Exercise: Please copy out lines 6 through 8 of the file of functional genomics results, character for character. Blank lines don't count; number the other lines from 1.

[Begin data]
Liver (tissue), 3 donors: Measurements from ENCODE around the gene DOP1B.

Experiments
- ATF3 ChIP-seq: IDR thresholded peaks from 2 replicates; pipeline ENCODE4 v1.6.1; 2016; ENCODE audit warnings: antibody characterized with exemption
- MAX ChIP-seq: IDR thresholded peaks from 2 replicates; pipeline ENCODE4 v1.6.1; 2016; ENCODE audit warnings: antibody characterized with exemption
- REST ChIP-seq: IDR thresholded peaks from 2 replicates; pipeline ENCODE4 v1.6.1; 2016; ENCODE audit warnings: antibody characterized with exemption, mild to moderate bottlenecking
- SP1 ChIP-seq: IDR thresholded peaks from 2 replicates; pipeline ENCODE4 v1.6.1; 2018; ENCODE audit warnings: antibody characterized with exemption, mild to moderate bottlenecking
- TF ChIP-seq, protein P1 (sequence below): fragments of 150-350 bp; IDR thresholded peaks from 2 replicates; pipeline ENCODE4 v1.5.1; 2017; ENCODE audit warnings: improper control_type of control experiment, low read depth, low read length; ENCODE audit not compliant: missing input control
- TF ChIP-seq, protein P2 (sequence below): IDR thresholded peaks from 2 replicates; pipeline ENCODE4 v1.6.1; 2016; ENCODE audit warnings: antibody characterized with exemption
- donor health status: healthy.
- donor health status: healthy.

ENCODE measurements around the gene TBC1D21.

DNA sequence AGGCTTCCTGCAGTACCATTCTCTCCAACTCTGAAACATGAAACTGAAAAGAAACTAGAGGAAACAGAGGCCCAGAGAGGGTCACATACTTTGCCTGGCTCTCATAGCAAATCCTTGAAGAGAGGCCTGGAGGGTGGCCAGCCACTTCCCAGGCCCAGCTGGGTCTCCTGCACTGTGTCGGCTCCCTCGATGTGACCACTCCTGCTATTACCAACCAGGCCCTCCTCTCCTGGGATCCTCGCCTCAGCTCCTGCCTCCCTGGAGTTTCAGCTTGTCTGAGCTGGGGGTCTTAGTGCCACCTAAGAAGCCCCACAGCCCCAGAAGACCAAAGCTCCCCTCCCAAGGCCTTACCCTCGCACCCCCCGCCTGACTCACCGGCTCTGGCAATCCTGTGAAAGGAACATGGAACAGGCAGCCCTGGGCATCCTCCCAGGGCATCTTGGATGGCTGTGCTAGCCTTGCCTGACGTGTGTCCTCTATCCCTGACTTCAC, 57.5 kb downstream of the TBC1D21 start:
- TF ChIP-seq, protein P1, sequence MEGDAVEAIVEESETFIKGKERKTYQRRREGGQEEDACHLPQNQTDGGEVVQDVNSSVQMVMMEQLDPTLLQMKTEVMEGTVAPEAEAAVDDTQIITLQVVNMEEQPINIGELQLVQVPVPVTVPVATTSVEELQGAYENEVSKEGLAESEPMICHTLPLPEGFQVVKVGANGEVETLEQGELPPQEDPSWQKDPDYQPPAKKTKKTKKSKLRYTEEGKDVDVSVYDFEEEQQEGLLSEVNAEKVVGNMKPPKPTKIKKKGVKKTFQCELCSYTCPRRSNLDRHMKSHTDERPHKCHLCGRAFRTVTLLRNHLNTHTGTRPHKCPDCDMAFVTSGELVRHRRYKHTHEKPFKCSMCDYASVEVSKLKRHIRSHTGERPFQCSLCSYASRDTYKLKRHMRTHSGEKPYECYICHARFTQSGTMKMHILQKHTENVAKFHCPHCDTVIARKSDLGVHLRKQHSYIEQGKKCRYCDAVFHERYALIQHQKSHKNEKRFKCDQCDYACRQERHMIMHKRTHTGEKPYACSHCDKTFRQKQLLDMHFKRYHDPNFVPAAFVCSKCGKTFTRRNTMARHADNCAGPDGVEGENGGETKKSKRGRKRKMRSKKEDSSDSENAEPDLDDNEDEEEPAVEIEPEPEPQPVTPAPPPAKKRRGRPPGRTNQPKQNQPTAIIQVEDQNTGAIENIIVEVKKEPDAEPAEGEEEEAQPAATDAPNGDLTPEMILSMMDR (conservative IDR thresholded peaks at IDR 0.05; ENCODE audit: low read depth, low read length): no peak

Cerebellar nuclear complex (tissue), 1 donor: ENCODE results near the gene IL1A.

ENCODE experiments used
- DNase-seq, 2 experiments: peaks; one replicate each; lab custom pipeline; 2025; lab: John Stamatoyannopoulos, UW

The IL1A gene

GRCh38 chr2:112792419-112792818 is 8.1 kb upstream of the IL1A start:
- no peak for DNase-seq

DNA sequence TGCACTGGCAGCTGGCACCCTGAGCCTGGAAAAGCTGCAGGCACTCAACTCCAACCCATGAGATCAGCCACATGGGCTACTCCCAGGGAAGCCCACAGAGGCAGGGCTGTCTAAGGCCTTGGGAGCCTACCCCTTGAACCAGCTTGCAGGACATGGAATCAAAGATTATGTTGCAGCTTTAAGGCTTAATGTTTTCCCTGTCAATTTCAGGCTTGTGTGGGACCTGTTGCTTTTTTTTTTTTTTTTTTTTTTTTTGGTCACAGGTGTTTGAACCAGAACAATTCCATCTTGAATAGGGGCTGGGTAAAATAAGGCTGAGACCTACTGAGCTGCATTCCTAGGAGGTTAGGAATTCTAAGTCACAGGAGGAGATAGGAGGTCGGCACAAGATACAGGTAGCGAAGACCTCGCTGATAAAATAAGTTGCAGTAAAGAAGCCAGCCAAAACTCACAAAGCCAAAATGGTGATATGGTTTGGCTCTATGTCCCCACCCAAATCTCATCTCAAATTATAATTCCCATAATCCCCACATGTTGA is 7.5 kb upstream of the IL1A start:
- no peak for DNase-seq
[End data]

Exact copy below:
- SP1 ChIP-seq: IDR thresholded peaks from 2 replicates; pipeline ENCODE4 v1.6.1; 2018; ENCODE audit warnings: antibody characterized with exemption, mild to moderate bottlenecking
- TF ChIP-seq, protein P1 (sequence below): fragments of 150-350 bp; IDR thresholded peaks from 2 replicates; pipeline ENCODE4 v1.5.1; 2017; ENCODE audit warnings: improper control_type of control experiment, low read depth, low read length; ENCODE audit not compliant: missing input control
- TF ChIP-seq, protein P2 (sequence below): IDR thresholded peaks from 2 replicates; pipeline ENCODE4 v1.6.1; 2016; ENCODE audit warnings: antibody characterized with exemption